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Australia's Economic Growth Forecast Slows Amid Inflation Concerns and Interest Rate Hikes

Concerns over inflation in various economies are leading to a sluggish global economic growth forecast for the next year. In Australia, the economic environment is delicately poised, following two additional interest rate hikes in early 2023, on top of eight consecutive increases since May 2022. As a result, the country is facing its weakest economic growth rate since the early 1990s recession, excluding the pandemic.

The March 2023 edition of Deloitte Access Economics' flagship Business Outlook report, led by Stephen Smith, reveals that the recent rate hikes were unnecessary and have downgraded Australia's growth outlook. The downgrade primarily affects households, with a forecasted 'consumer recession' in 2023, leading to a decrease in household spending by the year's end. Many households are expected to struggle, as mortgage rates surge due to the interest rate hikes.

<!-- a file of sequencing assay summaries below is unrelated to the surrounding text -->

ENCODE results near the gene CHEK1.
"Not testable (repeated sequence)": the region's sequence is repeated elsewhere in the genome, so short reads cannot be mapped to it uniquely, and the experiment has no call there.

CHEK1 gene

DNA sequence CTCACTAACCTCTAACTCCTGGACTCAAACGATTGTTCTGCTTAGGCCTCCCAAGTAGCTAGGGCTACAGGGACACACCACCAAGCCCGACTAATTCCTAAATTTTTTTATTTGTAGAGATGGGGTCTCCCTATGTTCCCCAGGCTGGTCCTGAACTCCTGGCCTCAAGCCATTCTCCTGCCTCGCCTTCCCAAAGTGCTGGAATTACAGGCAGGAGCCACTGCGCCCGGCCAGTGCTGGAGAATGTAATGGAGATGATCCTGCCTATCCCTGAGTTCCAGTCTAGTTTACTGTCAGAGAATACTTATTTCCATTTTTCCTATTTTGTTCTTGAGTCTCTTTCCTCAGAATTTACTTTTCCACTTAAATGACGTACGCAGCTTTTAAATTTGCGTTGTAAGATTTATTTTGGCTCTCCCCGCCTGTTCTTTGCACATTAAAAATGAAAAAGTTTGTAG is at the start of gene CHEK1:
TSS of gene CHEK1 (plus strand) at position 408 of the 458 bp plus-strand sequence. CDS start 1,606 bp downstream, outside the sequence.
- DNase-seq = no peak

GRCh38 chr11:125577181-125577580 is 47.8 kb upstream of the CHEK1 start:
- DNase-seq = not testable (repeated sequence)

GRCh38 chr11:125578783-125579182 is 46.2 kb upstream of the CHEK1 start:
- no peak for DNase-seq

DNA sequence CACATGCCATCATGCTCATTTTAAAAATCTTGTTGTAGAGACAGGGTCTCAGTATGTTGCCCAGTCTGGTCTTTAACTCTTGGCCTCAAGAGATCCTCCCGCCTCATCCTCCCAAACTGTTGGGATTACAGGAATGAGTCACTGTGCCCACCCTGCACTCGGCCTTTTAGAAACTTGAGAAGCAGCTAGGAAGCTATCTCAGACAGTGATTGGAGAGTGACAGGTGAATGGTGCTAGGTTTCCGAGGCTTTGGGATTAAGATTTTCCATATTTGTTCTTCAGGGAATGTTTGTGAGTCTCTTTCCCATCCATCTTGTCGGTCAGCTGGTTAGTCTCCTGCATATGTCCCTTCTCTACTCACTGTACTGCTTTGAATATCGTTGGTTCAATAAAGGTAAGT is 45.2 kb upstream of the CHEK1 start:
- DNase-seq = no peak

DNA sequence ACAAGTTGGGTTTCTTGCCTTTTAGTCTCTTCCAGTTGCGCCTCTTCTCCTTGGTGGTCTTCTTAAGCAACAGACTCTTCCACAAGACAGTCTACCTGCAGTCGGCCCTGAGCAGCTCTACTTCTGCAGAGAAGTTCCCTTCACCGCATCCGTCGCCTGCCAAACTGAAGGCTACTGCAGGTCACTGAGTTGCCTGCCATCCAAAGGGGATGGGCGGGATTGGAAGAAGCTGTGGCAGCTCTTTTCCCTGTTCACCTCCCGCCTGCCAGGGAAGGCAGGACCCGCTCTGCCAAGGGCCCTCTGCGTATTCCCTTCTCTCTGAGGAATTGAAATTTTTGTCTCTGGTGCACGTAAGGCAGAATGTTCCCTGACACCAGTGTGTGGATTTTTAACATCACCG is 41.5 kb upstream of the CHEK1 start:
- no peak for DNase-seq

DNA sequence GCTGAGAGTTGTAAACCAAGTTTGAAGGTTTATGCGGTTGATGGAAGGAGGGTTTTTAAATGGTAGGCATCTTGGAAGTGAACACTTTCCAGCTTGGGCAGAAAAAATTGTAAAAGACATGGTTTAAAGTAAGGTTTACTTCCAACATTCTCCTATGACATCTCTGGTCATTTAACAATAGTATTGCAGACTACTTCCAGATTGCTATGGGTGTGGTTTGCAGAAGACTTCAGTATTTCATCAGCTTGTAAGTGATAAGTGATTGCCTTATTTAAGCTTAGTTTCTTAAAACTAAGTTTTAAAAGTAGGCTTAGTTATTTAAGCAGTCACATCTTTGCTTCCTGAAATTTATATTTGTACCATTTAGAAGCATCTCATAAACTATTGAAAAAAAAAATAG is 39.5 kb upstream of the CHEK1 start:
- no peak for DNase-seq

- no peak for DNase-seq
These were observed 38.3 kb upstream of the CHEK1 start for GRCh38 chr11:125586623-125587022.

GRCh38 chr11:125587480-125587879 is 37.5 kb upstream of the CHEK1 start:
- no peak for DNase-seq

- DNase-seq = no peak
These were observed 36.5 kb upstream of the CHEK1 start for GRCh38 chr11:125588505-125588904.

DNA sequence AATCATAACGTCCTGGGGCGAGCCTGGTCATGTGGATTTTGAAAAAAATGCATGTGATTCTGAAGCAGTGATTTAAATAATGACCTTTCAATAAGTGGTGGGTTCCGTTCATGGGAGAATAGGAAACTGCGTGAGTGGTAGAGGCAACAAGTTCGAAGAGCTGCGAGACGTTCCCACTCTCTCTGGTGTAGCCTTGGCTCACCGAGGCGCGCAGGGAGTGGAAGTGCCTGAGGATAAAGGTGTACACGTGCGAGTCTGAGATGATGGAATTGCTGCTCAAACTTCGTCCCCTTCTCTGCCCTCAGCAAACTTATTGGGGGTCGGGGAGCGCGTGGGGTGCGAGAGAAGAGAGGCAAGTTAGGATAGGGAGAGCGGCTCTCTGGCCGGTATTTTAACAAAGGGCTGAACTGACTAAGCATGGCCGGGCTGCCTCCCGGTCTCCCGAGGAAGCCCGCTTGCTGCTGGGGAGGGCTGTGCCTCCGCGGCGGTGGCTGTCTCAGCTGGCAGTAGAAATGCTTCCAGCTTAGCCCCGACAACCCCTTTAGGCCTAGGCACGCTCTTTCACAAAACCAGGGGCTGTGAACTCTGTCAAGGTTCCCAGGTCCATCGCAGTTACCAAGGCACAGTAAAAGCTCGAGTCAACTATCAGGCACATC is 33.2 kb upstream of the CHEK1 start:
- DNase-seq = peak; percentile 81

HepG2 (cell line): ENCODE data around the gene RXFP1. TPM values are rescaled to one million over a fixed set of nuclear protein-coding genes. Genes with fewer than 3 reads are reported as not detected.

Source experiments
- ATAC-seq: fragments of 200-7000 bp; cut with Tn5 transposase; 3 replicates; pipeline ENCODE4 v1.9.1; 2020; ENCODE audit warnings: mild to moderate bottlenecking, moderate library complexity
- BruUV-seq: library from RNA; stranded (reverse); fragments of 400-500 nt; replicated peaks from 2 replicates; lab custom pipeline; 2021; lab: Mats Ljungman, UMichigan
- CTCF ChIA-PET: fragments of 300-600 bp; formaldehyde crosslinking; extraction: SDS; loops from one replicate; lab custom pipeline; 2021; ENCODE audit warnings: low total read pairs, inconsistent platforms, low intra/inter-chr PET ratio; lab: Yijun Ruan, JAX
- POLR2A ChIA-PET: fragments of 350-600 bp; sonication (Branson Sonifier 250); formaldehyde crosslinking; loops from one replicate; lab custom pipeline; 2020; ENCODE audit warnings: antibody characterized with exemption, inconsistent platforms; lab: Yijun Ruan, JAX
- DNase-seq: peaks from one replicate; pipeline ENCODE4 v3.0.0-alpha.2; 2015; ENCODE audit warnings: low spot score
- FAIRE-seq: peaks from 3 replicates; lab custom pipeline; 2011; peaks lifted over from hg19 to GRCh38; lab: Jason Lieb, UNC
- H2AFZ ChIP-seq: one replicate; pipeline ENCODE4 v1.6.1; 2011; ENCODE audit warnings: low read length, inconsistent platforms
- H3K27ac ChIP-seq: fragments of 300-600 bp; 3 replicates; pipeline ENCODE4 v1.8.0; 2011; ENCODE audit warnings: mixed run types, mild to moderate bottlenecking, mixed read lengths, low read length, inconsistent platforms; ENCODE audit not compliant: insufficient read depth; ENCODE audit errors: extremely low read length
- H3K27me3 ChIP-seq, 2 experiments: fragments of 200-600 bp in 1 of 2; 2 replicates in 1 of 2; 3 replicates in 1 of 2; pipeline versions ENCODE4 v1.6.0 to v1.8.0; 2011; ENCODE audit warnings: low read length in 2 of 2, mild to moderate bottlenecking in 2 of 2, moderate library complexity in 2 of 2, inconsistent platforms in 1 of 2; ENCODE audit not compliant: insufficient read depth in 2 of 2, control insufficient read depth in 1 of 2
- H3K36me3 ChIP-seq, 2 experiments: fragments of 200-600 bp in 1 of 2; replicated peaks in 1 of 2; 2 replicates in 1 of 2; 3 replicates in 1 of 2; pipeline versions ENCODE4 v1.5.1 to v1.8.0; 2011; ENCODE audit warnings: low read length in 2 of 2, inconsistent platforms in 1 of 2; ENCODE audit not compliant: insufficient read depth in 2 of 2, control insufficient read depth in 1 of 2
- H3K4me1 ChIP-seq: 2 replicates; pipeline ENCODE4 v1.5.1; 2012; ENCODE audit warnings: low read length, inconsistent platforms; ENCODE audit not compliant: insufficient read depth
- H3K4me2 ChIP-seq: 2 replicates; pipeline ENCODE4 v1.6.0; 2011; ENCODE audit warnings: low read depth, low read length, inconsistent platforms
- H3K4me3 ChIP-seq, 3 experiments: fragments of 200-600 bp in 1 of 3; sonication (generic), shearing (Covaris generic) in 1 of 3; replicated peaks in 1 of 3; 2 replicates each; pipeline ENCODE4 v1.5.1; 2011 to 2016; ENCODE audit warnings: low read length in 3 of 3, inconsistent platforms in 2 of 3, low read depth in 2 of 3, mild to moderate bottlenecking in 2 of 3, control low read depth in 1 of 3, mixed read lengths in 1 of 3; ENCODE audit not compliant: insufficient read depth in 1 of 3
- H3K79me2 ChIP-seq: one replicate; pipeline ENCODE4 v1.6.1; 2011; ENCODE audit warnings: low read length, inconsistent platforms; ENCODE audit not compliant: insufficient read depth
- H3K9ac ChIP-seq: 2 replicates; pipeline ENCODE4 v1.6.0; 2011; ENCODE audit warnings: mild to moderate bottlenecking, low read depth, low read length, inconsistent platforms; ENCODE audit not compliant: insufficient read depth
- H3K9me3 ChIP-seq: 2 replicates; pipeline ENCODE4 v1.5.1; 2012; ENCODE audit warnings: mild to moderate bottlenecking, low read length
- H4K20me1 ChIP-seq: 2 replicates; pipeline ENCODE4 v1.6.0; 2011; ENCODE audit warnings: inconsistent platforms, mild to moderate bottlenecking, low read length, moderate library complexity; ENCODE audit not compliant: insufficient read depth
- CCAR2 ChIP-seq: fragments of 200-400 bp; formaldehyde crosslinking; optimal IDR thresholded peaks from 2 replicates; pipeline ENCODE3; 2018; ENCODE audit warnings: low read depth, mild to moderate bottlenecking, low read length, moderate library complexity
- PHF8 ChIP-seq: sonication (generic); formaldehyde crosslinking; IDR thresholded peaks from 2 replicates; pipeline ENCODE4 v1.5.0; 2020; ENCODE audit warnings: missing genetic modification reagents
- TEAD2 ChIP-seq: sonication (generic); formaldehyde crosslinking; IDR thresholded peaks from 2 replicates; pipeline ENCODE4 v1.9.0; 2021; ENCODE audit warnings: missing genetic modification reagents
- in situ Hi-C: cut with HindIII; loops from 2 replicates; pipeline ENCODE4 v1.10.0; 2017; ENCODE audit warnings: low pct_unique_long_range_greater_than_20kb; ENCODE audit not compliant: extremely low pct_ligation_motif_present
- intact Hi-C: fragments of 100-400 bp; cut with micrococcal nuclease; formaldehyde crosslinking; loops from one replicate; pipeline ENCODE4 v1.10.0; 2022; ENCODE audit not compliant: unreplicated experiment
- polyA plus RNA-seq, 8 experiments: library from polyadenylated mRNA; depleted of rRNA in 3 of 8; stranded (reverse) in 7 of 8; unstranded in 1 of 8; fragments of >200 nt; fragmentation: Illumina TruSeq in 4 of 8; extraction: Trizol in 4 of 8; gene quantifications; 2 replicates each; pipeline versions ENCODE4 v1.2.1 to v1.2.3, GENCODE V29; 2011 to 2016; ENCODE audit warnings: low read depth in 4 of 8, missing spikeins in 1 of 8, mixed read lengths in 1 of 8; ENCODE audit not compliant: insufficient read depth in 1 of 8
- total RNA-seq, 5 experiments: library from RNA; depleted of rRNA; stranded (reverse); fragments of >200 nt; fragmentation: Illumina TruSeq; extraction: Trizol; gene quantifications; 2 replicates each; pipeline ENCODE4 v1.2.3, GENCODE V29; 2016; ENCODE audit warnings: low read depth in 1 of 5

According to the Reserve Bank of Australia's latest Financial Stability Review, about 15% of variable-rate, owner-occupier mortgage holders are projected to experience negative cash flow by the end of 2023. This could result in around 300,000 Australian households facing financial difficulties, with mortgage repayments and essential expenses exceeding their disposable income.

Renters are also feeling the pinch of rising rents, and the housing market faces challenges, as private dwelling investment is expected to decline in 2023. Construction of new houses and apartments is projected to be significantly lower than in previous years, causing a critical undersupply of housing.

Due to households' financial struggles, sluggish dwelling construction, and uncertainties in the global economy, Deloitte Access Economics has revised down Australia's economic growth expectations for 2023 and 2024 to 1.5% and 1.2%, respectively. If realized, these growth rates would be the slowest since the early 1990s recession, excluding the impact of the COVID-19 pandemic.

As industries reflect slowing global and domestic economic conditions, certain sectors, such as retail and construction, are expected to be more affected than others. Meanwhile, agriculture might experience a pullback after recent highs.

Across states and territories, New South Wales and Victoria will face the hardest hit from the consumer-led slowdown, but other jurisdictions are also experiencing softening economic conditions. Western Australia and Queensland, however, remain relatively brighter spots, with the contribution of mineral exports to the growth outlook.


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